Documentation of the speech of Ilse Kokula ("discoverer" of the first writing of Johanna Elberskirchen, attained a professor to "Sozialwissenschaftlerin" and 1985 first Gastprofessorin (professor) on the van Zuylen “Wechsellehrstuhl” in Utrecht/Niederlanden), she made during the commemoration ceremony for Johanna Elberskirchen and Hildegard Moniac on August 23 2003 on the cemetery Rudolf Breitscheid road in Rüdersdorf:
Ladies and Gentlemen, dear friends,
remembering and nonforgetting
under this slogan I would like to place the present day. Groups and individuals, who are not remembered, who are forgotten, who are discriminated against. I thank the municipality of Rüdersdorf and their representatives cordially for breaking the taboo of forgetting and for honouring two deceased lesbian members of their community by this ceremony.
I have been asked to report about the "discovery" of Johanna Elberskirchen. More than 25 years ago I began searching for my lesbian "ancestors". At the beginning of the 70's we young women and men of the liberation movement of the lesbians and gays did not know that we had a history of pursuit and a history - no longer visible resistance. We did not know at that time that we had predecessors. We were given only the books of the psychiatrists, psychologists and priests for orientation. As a consequence of the Nazi period and the “cold war” we did not know anything about "our history". I wanted to trace this hidden history and investigated in the context of my diploma and dissertation. Like others I entered new ground, because in the libraries only very little could be found, in the Nazi period it has been "cleaned"! Rather by coincidence at the end of the 70's I discovered Johanna Elberskirchen, which shortly after the turn of the century had written and published a great deal. We, who had set ourselves on tracing, were browsing in archives and second-hand bookshops and exchanged our findings.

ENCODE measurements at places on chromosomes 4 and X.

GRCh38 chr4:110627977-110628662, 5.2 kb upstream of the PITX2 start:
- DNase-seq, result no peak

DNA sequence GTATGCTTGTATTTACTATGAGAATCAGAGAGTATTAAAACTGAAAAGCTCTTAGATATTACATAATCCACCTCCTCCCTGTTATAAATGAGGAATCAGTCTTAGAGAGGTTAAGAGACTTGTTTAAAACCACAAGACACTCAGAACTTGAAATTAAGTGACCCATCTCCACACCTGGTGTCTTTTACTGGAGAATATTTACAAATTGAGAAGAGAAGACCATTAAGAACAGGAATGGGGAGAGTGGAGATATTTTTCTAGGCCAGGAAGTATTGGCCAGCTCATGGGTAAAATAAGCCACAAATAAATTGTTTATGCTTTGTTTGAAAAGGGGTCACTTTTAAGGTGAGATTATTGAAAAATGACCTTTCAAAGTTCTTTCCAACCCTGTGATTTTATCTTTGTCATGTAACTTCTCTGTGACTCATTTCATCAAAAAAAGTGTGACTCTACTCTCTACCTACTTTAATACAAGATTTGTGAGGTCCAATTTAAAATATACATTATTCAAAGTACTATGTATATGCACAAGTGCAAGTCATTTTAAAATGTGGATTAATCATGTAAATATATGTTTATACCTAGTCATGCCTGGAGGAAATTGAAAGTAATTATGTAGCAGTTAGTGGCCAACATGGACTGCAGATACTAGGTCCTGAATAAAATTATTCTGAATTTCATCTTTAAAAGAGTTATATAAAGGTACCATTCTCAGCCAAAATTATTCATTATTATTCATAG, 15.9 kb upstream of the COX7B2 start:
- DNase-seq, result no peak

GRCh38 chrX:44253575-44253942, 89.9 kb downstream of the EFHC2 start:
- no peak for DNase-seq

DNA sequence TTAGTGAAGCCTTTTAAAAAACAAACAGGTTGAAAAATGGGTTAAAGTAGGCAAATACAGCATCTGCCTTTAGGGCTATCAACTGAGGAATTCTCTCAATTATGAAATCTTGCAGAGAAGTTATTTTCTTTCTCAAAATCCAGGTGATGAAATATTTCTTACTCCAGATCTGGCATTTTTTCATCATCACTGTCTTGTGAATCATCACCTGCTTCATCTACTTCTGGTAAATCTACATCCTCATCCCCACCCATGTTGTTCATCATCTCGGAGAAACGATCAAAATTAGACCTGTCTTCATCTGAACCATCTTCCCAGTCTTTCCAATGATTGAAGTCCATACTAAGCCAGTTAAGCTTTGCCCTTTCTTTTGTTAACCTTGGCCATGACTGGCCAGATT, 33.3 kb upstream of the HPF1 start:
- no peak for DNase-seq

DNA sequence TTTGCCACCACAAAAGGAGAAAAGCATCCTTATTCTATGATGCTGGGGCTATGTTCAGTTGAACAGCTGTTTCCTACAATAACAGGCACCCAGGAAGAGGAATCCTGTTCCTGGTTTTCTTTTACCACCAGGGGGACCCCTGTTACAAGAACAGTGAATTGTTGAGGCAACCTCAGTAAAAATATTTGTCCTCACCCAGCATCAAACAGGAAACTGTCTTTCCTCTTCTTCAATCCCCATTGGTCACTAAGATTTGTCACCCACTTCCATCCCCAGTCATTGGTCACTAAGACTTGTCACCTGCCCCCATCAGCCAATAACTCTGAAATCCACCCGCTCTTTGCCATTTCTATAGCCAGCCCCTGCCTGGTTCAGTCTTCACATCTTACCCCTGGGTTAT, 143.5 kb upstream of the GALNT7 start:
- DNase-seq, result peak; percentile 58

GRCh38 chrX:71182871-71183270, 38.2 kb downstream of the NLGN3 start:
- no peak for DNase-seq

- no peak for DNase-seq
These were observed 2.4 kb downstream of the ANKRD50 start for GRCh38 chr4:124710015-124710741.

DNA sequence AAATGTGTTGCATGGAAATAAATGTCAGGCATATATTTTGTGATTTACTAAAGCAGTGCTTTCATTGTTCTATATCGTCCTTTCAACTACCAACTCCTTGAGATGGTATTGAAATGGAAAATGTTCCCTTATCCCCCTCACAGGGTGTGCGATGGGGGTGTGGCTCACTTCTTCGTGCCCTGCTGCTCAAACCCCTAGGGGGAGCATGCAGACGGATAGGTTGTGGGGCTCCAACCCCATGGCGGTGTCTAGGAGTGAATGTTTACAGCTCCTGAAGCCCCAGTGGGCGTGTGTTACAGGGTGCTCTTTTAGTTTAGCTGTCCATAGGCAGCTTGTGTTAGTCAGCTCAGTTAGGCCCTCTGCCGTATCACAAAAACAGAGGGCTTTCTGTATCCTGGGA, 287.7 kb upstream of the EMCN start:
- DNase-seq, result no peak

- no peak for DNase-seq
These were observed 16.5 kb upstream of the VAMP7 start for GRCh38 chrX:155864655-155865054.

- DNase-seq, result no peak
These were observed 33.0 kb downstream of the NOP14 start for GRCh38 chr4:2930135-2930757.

In 1981 my book "female homosexuality around 1900 in contemporary documents" appeared, which became part of my dissertation. This work includes a longer excerpt of the disputation of 1904 of Johanna Elberskirchen "What has the man made out of woman, child and himself? Revolution and liberation of the woman".
Soon thereafter I discovered a further writing of her and communicated this to Manfred Herzer - who I shared discovery with at that time. He was just working on a "bibliography to Homosexuality" at that time, the first listing in German of non-belletristic documentations of female and male homosexuality from the years 1466 to 1975, which appeared in 1982. He thanked me for this on June 06 1981 and wrote: "So far I haven't known anything of the writing of Elberskirchen It is a genuine delicacy." So "The love of the third sex. Homosexuality, a bisexual variety. No degeneration - no guilt "of 1904 found it's way into the bibliography.
We remember that women received the right to study in Germany first in 1908, and the right to vote in 1918. Beyond that there were still further measures, in order to keep women away from looking after their interests and to prevent them from academic discussion. Thus there were regulations, which forbade a common participation of women and men in meetings where sexological topics were discussed. Inspite of these restrictions Johanna Elberskirchen was one of the most productive women in the area of the sexological literature. For her "the affection of persons of the same sex to each other" was not a "pathological expression of the sex impulse". In the three big clearing-up volumes of "man and woman. Their relationships to each other and their relations to the civilized life of the present is to be found the extensive article "The sex life of woman” of 1907 ", in which she describes her understanding of lesbian love. Here she speaks of "my scientific conviction" and assumes, that that "the sexual impulse, that is directed toward the own sex, is just as little to be designated as pathological as the normal (heterosexual)".
Johanna Elberskirchen represented thereby a point of view, which only now - at the beginning of the third millennium - is slowly gaining acceptance by the public.
This celebration contributes to it. I thank you for it.
© Ilse Kokula (Berlin/Rüdersdorf 2003)